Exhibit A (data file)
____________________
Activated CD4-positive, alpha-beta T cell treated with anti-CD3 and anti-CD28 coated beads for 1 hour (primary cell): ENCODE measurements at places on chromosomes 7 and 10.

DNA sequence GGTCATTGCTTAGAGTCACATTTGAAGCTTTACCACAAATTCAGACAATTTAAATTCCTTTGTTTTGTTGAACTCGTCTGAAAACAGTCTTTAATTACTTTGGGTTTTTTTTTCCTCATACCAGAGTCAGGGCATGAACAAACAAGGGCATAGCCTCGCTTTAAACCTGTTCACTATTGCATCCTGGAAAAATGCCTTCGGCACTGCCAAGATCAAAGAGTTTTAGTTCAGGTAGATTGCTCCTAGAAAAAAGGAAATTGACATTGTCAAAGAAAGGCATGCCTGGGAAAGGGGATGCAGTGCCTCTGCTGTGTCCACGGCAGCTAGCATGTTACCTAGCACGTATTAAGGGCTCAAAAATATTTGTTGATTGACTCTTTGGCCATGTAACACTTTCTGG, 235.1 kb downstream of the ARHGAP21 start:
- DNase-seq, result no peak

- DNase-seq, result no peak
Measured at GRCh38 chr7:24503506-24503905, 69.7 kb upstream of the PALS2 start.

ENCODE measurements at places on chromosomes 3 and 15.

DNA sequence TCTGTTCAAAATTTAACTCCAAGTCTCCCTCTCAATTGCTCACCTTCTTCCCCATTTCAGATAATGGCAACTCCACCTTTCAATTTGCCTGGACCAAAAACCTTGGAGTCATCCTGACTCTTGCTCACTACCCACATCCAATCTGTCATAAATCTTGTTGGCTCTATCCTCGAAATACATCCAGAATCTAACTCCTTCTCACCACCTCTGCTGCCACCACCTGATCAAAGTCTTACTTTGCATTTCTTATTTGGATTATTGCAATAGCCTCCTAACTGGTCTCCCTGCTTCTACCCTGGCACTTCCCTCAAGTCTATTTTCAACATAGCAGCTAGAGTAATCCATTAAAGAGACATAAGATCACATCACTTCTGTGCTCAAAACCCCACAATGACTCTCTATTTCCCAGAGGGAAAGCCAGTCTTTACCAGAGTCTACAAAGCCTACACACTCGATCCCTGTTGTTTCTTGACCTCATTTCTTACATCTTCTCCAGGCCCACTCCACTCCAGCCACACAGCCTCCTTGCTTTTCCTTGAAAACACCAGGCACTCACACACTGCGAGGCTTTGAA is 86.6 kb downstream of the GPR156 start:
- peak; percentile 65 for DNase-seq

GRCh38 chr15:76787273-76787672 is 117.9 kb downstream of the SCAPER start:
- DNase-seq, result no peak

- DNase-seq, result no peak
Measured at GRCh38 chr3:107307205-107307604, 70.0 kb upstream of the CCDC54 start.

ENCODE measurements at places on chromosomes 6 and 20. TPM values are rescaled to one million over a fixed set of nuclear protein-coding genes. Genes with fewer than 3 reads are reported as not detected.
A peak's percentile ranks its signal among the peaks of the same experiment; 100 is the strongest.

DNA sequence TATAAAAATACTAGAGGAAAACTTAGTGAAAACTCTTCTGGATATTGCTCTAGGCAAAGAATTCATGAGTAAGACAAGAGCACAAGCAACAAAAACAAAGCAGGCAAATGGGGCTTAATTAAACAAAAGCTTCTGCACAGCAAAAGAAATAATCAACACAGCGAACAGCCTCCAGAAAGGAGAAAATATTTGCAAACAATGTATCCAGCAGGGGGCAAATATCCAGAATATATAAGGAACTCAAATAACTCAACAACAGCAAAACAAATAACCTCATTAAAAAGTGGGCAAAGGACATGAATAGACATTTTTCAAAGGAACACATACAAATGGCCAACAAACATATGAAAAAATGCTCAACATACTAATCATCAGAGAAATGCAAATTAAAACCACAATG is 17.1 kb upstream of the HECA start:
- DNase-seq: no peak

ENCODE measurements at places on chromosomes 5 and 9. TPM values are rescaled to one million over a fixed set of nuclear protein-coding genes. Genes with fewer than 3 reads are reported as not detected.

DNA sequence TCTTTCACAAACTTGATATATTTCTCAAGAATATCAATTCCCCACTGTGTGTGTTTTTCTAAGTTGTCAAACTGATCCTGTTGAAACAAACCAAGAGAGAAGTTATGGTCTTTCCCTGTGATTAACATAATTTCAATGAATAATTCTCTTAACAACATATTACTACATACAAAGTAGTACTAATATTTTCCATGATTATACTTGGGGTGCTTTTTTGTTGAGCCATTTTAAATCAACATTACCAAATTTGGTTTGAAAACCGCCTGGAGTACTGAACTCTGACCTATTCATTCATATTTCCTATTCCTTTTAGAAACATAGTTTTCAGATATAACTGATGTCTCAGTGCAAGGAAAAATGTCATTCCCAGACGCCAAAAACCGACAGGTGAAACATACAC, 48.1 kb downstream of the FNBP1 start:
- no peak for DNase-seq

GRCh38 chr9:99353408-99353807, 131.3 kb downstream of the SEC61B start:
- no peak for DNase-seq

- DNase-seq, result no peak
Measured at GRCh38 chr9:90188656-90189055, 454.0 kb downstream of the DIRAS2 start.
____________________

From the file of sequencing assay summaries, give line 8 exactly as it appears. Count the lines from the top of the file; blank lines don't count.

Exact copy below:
- peak; percentile 65 for DNase-seq